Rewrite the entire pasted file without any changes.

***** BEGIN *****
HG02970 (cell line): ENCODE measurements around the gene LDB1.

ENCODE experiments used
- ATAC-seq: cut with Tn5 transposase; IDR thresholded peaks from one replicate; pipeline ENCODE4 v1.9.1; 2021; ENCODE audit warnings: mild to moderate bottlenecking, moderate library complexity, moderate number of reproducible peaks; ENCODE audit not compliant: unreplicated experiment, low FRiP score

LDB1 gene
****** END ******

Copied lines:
HG02970 (cell line): ENCODE measurements around the gene LDB1.

ENCODE experiments used
- ATAC-seq: cut with Tn5 transposase; IDR thresholded peaks from one replicate; pipeline ENCODE4 v1.9.1; 2021; ENCODE audit warnings: mild to moderate bottlenecking, moderate library complexity, moderate number of reproducible peaks; ENCODE audit not compliant: unreplicated experiment, low FRiP score

LDB1 gene